Sarah Marquis Great Victoria Desert Trek

LIVING IN ANTARCTICA WITH DR. JESSIE LING

Ever wondered what it’s like to live and work in one of the most remote and extreme environments on Earth? Well, prepare to be intrigued as we delve into the extraordinary experiences of Dr. Jessie Ling, a station doctor stationed in Antarctica. From battling sub-zero temperatures to providing medical care in isolation, Dr. Ling’s journey offers a unique perspective on life at the edge of the world.

In this exclusive Q&A session, we sat down with Dr. Ling to uncover the challenges, adventures, and moments of wonder that come with being a medical professional in Antarctica.

Join us as we explore the icy landscapes and the remarkable human stories that unfold in this frozen continent, offering a glimpse into a world few have the privilege to witness firsthand.

1. How did this opportunity come about? Had you been planning on this for a while or did it just pop up?

I was fortunate to have a John Flynn Placement Program scholarship with the Australian Antarctic Division Polar Medicine Unit when I was studying Medicine at University so have known some of the team for many years. I applied to work here around 18 months ago once I had finished specialty training in General Practice and had some remote experience under my belt. My Dad worked in Antarctica as a field Training Officer in the 90s, so I had grown up hearing about his adventures and had always wanted to come down myself.

2. What does the daily routine look like for you?

Every day is completely different here which is what I love. Days always start with coffee and a few hours of medical clinic and then I could be out in the field training, water testing, monthly quality testing on all our machines here, attending meetings, helping with community duties or a myriad of other things. I always get outside for a ski, run or wharf stroll each day as the landscape is phenomenally beautiful.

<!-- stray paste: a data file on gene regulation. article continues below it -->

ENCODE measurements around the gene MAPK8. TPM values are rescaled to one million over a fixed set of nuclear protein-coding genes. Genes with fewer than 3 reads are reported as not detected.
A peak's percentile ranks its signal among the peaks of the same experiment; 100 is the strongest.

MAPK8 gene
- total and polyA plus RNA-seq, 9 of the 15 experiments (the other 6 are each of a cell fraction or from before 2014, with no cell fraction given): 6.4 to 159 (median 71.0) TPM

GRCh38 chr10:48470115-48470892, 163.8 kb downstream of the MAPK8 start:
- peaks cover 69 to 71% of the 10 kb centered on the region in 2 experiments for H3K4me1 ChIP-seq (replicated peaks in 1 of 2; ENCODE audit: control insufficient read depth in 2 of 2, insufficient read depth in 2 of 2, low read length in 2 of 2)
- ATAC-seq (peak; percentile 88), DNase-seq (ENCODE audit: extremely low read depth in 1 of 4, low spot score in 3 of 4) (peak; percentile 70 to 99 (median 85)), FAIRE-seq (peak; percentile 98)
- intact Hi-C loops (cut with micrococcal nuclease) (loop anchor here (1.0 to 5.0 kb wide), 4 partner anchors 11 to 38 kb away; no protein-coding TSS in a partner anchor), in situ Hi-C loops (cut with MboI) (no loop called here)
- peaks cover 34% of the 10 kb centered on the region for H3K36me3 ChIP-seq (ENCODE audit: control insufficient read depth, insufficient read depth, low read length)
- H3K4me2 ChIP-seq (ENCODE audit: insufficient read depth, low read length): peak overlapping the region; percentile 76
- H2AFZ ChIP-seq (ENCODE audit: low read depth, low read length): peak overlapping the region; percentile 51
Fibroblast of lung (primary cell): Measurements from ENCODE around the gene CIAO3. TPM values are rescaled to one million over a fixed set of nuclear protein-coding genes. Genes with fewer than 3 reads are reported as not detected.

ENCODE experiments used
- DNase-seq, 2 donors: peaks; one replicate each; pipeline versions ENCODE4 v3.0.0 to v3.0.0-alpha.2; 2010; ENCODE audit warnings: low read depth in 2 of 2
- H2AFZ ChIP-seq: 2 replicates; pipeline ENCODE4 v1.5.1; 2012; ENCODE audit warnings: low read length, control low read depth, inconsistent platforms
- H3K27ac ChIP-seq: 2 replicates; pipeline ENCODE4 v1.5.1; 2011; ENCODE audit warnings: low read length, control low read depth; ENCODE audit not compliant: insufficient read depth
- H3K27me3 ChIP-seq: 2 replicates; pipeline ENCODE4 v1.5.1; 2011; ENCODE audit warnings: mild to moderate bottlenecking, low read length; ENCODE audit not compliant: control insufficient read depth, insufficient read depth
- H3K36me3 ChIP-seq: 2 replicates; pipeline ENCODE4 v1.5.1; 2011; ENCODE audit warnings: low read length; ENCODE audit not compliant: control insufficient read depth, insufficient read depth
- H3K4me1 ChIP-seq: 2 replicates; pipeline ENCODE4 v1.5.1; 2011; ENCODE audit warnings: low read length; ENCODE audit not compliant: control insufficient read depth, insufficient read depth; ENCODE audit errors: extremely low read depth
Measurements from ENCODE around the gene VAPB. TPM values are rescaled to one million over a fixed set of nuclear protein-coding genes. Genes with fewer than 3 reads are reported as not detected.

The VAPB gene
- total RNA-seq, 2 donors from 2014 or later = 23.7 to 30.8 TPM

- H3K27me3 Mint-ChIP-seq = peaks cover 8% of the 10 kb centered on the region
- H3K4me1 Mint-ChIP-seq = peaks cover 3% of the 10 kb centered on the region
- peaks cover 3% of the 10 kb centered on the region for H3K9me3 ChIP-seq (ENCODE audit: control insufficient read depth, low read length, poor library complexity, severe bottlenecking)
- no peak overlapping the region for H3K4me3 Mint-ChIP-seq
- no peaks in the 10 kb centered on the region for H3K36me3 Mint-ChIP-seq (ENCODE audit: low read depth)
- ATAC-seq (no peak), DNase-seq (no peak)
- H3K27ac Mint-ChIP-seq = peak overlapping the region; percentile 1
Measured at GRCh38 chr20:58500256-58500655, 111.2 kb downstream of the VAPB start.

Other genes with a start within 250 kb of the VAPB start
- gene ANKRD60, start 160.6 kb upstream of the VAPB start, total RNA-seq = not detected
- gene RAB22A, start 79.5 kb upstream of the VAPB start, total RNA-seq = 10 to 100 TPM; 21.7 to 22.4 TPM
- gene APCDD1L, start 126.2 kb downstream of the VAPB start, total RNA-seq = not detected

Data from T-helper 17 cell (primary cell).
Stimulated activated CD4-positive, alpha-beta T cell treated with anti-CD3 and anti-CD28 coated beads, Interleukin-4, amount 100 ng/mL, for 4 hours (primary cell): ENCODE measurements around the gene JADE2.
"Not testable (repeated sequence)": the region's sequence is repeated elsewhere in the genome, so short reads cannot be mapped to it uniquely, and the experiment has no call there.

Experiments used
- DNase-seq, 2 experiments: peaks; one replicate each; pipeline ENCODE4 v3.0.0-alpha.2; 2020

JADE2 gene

3. Looks like you’ve been busy doing some cool things in your first month there, what has been your favourite adventure so far?

It’s hard to pick one – my favourite place has been visiting Browning Peninsula where you can get amazing views of elephant seals and the Vanderford glacier. Running a marathon here with a group of friends was a personal highlight of the summer.

Sarah Marquis solo walk from Kalgoorlie to Warburton

Some of the team in Antarctica

4. What are the average temperatures you are experiencing day to day?

While I’ve been here temperatures have varied from about -20 degrees at the coldest to 2-3 degrees on the warmest days. The windchill factor can change how that temperature feels dramatically though.

5. What were your first impressions upon arriving in Antarctica, and how did they
compare to your expectations?


I was blown away by the beauty of the landscape and to finally realise a long- held dream. Our station is on the coast and when I arrived everything was
covered in snow, the sea ice was frozen over and there were massive icebergs scattered across the horizon. The magnificence of this unique landscape never gets old.

6. Starting off with survival training, can you share your initial reactions and challenges faced during those few days of outdoor bivvying and fieldwork?
What surprised you the most?

Controversial opinion but I LOVED survival training – a 24 hour initial field training for anyone to travel outside of station limits. With our amazing Field Training Officers we do basic navigation and survival skills training and sleep out in a fluro yellow bivvy bag on the ice on a very thin mat. It was still very cold when I did my training though the novelty of bivvying out in Antarctica watching a magical sunset was very special. I’ve always spent time outdoors so always feel happy and at ease in that environment. One of the weirdest skills required for field toileting is you have to urinate and defecate into separate containers (ie you can’t wee and poo at the same time) so that takes some practice!